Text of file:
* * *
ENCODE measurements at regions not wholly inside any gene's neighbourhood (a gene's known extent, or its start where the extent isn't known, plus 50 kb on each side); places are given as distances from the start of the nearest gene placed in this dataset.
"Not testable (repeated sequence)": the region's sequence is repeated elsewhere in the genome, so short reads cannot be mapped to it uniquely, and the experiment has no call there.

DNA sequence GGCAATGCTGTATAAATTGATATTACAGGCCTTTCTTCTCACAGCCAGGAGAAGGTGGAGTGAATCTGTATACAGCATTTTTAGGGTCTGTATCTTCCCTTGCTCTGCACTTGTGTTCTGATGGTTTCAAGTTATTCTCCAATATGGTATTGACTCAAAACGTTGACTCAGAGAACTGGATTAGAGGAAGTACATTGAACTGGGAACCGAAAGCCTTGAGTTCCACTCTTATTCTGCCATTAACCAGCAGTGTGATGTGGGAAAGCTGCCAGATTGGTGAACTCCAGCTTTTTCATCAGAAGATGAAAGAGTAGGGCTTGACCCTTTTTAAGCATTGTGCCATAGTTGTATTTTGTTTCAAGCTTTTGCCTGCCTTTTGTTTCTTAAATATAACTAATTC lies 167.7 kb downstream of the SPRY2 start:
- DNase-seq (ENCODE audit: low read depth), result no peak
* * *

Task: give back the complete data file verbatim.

ENCODE measurements at regions not wholly inside any gene's neighbourhood (a gene's known extent, or its start where the extent isn't known, plus 50 kb on each side); places are given as distances from the start of the nearest gene placed in this dataset.
"Not testable (repeated sequence)": the region's sequence is repeated elsewhere in the genome, so short reads cannot be mapped to it uniquely, and the experiment has no call there.

DNA sequence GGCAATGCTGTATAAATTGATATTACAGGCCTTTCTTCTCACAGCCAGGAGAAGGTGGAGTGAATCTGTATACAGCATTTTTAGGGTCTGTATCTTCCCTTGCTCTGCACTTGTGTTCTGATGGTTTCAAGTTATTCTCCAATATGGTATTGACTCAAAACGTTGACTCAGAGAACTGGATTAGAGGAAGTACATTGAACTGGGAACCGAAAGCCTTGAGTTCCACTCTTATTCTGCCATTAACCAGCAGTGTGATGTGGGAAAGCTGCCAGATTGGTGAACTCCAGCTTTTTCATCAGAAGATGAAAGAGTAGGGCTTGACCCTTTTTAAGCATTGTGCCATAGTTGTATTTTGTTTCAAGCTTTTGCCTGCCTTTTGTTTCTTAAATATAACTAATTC lies 167.7 kb downstream of the SPRY2 start:
- DNase-seq (ENCODE audit: low read depth), result no peak